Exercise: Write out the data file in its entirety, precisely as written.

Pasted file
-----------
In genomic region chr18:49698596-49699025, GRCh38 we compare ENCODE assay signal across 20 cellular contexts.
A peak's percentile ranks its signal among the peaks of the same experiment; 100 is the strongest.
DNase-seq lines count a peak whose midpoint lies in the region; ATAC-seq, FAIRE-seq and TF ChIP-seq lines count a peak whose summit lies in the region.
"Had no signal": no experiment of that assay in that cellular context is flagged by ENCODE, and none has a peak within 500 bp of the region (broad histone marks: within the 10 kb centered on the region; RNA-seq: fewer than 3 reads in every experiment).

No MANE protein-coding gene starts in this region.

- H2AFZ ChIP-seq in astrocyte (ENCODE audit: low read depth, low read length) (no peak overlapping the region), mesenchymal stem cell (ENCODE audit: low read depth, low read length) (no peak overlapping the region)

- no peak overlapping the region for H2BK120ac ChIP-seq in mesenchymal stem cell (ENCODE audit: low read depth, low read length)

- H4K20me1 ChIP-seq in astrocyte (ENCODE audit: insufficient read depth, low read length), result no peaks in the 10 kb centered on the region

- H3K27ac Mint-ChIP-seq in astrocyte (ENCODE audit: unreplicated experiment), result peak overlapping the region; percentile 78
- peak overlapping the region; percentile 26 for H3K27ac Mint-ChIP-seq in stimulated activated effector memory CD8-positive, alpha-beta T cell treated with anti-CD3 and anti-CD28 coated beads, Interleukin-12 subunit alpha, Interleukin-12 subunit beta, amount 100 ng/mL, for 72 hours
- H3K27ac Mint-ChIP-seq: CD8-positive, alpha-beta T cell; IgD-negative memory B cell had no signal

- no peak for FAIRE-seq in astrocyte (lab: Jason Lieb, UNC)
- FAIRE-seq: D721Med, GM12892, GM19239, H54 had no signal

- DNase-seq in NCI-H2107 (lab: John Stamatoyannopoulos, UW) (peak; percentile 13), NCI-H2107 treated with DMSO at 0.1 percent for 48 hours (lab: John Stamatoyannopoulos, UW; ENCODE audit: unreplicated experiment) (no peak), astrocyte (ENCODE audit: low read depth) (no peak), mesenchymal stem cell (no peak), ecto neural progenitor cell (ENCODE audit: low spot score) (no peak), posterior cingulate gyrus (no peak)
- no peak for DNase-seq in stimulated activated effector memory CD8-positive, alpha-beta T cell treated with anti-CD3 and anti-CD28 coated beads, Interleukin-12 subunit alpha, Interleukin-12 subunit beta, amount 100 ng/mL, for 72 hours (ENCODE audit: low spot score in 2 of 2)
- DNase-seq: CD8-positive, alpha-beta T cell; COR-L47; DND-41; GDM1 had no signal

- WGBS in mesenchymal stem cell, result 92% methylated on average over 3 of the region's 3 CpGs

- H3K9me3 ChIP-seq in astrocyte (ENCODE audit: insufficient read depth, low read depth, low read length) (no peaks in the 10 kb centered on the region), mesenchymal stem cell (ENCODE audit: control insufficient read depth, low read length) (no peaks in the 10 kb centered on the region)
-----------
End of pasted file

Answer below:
In genomic region chr18:49698596-49699025, GRCh38 we compare ENCODE assay signal across 20 cellular contexts.
A peak's percentile ranks its signal among the peaks of the same experiment; 100 is the strongest.
DNase-seq lines count a peak whose midpoint lies in the region; ATAC-seq, FAIRE-seq and TF ChIP-seq lines count a peak whose summit lies in the region.
"Had no signal": no experiment of that assay in that cellular context is flagged by ENCODE, and none has a peak within 500 bp of the region (broad histone marks: within the 10 kb centered on the region; RNA-seq: fewer than 3 reads in every experiment).

No MANE protein-coding gene starts in this region.

- H2AFZ ChIP-seq in astrocyte (ENCODE audit: low read depth, low read length) (no peak overlapping the region), mesenchymal stem cell (ENCODE audit: low read depth, low read length) (no peak overlapping the region)

- no peak overlapping the region for H2BK120ac ChIP-seq in mesenchymal stem cell (ENCODE audit: low read depth, low read length)

- H4K20me1 ChIP-seq in astrocyte (ENCODE audit: insufficient read depth, low read length), result no peaks in the 10 kb centered on the region

- H3K27ac Mint-ChIP-seq in astrocyte (ENCODE audit: unreplicated experiment), result peak overlapping the region; percentile 78
- peak overlapping the region; percentile 26 for H3K27ac Mint-ChIP-seq in stimulated activated effector memory CD8-positive, alpha-beta T cell treated with anti-CD3 and anti-CD28 coated beads, Interleukin-12 subunit alpha, Interleukin-12 subunit beta, amount 100 ng/mL, for 72 hours
- H3K27ac Mint-ChIP-seq: CD8-positive, alpha-beta T cell; IgD-negative memory B cell had no signal

- no peak for FAIRE-seq in astrocyte (lab: Jason Lieb, UNC)
- FAIRE-seq: D721Med, GM12892, GM19239, H54 had no signal

- DNase-seq in NCI-H2107 (lab: John Stamatoyannopoulos, UW) (peak; percentile 13), NCI-H2107 treated with DMSO at 0.1 percent for 48 hours (lab: John Stamatoyannopoulos, UW; ENCODE audit: unreplicated experiment) (no peak), astrocyte (ENCODE audit: low read depth) (no peak), mesenchymal stem cell (no peak), ecto neural progenitor cell (ENCODE audit: low spot score) (no peak), posterior cingulate gyrus (no peak)
- no peak for DNase-seq in stimulated activated effector memory CD8-positive, alpha-beta T cell treated with anti-CD3 and anti-CD28 coated beads, Interleukin-12 subunit alpha, Interleukin-12 subunit beta, amount 100 ng/mL, for 72 hours (ENCODE audit: low spot score in 2 of 2)
- DNase-seq: CD8-positive, alpha-beta T cell; COR-L47; DND-41; GDM1 had no signal

- WGBS in mesenchymal stem cell, result 92% methylated on average over 3 of the region's 3 CpGs

- H3K9me3 ChIP-seq in astrocyte (ENCODE audit: insufficient read depth, low read depth, low read length) (no peaks in the 10 kb centered on the region), mesenchymal stem cell (ENCODE audit: control insufficient read depth, low read length) (no peaks in the 10 kb centered on the region)